Haunted Gingerbread Showdown review: Finale on Elm Street


After hours of work, pounds of sugar and spice, and three preliminary episodes, it comes to this- the Haunted Gingerbread Showdown finale. Who will have sweet dreams to the tune of twenty-five thousand dollars, and who will live the nightmare of going home empty-handed?

Our contestants the Haunted Gingerbread Showdown finale are the winners of the three previous heats- Jorg Amsler, Greir Rubeling, and Meghan Morris. In their previous challenges, they were given time at home to start their pieces. For the finale, they will have to complete their entire design from concept to completion in studio. They will have one week of grueling twelve hour days to create their pieces. They will also have two assistants to help.

Today’s Haunted Gingerbread Showdown theme is “Nightmare on Elm Street.” Celebrating its thirty-fifth anniversary, the teams need to create a tribute to the classic horror franchise. Though I enjoy horror, I tend to mostly watch ghost stories, so I admit I’ve never seen Nightmare all the way through. I wonder if they warned the contestants in advance of theme, or at least gave them a selection of possible themes, to be sure they were all familiar with the movie?

As soon as time begins on day one, they immediately set to work sketching their concepts. Grier, who is working with her brother-in-law and her best friend’s husband, decides to play to her strengths. Her previous winning entry featured a farm being attacked by aliens, full of tiny, intricate details. She plans to make something of a horror dollhouse. She will create multiple rooms, each featuring an important scene from the movie. On the outside of the dollhouse, she will have Freddy popping out of the wall at the viewer.

Jorg plans a larger scaled scene with Freddy in the boiler room crafting a new, updated claw hand. He will be assisted by the former executive chef of his bakery as well as a recent graduate of his culinary program. Clearly, this is a formidable and talented team.

Meghan, assisted by her mom and sister, plans to go big as well. She will be crafting a more dream-like scene in keeping with the movie. She wants to create an oversized Freddy, holding the house of his victim who will climb stairs on his back in a futile attempt at escape.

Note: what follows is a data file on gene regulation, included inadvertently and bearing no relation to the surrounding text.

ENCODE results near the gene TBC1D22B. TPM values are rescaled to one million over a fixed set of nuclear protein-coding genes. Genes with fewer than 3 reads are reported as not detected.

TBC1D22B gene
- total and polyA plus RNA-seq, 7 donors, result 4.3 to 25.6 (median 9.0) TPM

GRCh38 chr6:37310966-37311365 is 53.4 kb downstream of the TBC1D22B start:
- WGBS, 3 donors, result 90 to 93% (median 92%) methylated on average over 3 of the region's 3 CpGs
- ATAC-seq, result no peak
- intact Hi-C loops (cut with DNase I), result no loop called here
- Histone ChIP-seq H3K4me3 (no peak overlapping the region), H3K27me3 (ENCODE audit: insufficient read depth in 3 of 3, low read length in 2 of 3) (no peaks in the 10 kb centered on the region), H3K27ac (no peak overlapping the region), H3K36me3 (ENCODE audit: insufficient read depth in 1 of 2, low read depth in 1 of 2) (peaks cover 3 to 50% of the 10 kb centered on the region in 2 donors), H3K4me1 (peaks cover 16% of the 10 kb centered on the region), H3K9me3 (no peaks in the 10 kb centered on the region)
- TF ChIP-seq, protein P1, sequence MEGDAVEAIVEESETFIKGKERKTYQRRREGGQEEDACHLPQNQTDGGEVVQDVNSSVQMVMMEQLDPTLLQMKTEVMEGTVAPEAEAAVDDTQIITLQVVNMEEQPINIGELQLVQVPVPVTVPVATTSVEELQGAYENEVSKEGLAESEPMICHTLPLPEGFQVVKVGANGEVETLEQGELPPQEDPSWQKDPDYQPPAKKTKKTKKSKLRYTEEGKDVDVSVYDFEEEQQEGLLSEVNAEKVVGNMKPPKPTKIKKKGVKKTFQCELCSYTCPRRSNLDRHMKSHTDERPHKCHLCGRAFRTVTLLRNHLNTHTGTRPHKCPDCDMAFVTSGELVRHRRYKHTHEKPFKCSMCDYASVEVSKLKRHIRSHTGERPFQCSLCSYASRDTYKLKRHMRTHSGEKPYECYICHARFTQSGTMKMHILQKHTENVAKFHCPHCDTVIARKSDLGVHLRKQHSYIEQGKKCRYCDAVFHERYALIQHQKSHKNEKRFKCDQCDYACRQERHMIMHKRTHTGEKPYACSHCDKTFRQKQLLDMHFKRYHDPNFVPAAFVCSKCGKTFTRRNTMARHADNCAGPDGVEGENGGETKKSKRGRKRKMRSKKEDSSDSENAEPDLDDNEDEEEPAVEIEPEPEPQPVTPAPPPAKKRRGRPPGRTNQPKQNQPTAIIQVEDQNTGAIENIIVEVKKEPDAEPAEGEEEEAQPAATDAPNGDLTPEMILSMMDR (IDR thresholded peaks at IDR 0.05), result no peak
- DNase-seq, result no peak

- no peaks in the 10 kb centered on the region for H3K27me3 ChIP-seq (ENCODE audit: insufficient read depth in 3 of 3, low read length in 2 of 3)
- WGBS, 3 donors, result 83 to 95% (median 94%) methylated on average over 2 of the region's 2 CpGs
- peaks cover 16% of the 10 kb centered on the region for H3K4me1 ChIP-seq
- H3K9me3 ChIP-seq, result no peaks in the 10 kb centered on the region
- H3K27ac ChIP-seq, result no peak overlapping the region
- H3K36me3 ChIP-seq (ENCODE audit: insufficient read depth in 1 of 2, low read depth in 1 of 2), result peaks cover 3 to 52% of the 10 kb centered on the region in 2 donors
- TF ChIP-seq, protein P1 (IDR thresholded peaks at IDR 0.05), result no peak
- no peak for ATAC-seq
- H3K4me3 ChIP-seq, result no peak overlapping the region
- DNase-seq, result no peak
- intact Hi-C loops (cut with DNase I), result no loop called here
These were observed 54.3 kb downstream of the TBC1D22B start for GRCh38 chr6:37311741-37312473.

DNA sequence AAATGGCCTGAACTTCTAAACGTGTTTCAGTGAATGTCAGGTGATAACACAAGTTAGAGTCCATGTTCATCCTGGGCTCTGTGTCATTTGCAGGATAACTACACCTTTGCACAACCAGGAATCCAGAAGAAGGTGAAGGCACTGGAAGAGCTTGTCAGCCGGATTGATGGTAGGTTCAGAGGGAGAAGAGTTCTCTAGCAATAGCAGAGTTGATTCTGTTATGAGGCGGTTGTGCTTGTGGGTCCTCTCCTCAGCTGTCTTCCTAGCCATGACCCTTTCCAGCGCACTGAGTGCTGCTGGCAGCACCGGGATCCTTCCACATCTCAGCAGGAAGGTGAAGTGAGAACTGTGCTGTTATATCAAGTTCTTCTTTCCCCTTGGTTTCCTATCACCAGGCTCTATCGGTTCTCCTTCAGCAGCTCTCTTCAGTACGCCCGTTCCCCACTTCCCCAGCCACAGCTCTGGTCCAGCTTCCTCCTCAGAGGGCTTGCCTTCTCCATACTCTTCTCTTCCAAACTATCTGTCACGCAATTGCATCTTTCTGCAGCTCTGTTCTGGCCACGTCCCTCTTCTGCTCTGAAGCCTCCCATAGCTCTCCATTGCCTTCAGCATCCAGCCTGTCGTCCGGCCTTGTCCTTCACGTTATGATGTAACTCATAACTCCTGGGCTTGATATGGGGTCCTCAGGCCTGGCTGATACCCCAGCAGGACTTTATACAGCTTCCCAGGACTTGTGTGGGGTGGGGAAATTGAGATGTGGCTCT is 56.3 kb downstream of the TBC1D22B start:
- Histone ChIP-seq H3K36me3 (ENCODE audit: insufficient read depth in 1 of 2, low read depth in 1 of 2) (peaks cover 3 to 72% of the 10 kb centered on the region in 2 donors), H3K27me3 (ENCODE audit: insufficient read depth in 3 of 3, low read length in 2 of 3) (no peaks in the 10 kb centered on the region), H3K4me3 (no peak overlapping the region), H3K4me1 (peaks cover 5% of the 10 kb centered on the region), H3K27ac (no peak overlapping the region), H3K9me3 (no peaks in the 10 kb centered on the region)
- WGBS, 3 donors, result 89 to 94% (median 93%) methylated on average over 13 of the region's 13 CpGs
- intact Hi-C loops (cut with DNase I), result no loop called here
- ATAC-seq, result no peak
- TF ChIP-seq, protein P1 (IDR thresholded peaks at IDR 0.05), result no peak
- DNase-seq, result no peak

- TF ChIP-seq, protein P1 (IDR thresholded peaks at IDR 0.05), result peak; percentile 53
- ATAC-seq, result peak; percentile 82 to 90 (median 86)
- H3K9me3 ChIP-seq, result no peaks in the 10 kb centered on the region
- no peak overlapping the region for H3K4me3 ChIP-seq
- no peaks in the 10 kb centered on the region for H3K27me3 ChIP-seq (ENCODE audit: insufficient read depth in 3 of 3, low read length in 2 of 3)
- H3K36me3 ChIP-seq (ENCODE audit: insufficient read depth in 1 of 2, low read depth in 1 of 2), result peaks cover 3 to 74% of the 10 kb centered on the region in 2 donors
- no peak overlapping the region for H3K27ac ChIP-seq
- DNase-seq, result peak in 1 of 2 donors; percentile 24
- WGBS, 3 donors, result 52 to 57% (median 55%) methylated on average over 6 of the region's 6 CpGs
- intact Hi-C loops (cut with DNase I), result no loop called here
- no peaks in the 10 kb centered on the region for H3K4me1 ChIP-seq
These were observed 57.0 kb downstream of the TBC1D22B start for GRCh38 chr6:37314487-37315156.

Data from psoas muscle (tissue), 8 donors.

Each artist is capable of amazing detail and possesses a lot of gingerbread skill, but that is where the similarities end. Grier’s style is tiny, intricate, and with touches of whimsy and humor. Her characters tend to be cartoony (in a good way). Grier has started a business and needs the prize money to put into that.

Jorg’s style is very precise and he leans into using molds for speed and precision. Jorg isn’t motivated by the money so much as the challenge and the bragging rights. Meghan’s style is very realistic and sculptural and she uses as much gingerbread as possible. She just graduated with a biochemistry degree and needs the money to put toward her student loans.

As they each have their own style, they also have their own techniques. Each makes a large Freddy Kreuger. Grier is way out of her comfort zone here as her style is more cartoony than realistic and as she is used to tiny details. To make her Freddy, she uses a Styrofoam head covered in aluminum foil to mold her gingerbread dough. She then removes that dough and carefully supports it with more foil to bake.

Once baked, she attempts to sculpt details on top with ginger clay but it hardens and cracks as she works. She scrapes all the clay off and tries again using modeling chocolate. After some time, she feels she has a recognizable Freddy face to present.

Jorg’s giant Freddy has a body of rice cereal covered in chocolate. Jorg then creates a face out of clay, uses that face to create a silicon mold, and then fills the mold with chocolate. Meanwhile, Meghan sticks to her guns and creates Freddy of gingerbread. She bakes lots of flat disks of gingerbread and stacks them. She then carves them into shape and uses multiple tones of ginger clay to sculpt his details.

Both Grier and Meghan create all their details with hand-sculpting. While Grier admires the speed with which Jorg can create a lot of details using molds, she does wonder about his lack of gingerbread use. I do too. In a gingerbread challenge, is there not a minimum amount of gingerbread to be used?